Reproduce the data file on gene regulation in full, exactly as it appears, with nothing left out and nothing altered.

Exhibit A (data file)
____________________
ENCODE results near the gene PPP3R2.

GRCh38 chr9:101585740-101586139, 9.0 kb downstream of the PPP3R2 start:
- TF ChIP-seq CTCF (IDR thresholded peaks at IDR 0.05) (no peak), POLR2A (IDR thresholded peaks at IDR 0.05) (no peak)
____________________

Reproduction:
ENCODE results near the gene PPP3R2.

GRCh38 chr9:101585740-101586139, 9.0 kb downstream of the PPP3R2 start:
- TF ChIP-seq CTCF (IDR thresholded peaks at IDR 0.05) (no peak), POLR2A (IDR thresholded peaks at IDR 0.05) (no peak)